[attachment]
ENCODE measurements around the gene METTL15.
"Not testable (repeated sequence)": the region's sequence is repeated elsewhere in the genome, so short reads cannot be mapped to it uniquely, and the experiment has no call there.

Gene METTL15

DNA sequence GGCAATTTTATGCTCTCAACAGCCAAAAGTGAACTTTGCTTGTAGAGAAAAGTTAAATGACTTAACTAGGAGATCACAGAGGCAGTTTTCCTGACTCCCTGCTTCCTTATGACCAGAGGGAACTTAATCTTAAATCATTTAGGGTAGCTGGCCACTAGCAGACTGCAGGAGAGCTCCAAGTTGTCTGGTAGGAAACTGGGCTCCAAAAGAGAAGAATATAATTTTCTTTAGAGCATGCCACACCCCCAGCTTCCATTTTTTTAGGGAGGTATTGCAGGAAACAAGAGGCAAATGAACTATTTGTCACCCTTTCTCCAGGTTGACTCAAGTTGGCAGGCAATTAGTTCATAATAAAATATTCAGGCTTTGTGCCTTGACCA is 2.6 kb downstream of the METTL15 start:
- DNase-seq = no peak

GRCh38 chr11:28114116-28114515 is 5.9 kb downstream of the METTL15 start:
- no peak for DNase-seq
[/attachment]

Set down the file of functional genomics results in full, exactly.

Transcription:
ENCODE measurements around the gene METTL15.
"Not testable (repeated sequence)": the region's sequence is repeated elsewhere in the genome, so short reads cannot be mapped to it uniquely, and the experiment has no call there.

Gene METTL15

DNA sequence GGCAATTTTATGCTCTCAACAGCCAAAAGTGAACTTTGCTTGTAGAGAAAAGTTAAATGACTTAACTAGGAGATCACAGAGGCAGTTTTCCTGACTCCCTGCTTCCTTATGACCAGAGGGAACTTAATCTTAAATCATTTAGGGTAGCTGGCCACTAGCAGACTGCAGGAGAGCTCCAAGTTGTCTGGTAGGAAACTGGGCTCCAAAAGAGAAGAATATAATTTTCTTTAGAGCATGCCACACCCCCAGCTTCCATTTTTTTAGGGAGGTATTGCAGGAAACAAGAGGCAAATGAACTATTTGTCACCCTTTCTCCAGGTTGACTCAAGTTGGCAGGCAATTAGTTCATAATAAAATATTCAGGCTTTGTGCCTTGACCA is 2.6 kb downstream of the METTL15 start:
- DNase-seq = no peak

GRCh38 chr11:28114116-28114515 is 5.9 kb downstream of the METTL15 start:
- no peak for DNase-seq